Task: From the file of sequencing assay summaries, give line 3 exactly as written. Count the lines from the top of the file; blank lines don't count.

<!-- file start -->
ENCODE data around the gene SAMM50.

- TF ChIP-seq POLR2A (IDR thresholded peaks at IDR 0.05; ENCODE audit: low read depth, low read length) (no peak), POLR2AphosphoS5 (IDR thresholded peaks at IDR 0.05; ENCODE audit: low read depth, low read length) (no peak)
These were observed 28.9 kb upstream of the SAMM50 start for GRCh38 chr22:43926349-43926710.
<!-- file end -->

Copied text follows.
These were observed 28.9 kb upstream of the SAMM50 start for GRCh38 chr22:43926349-43926710.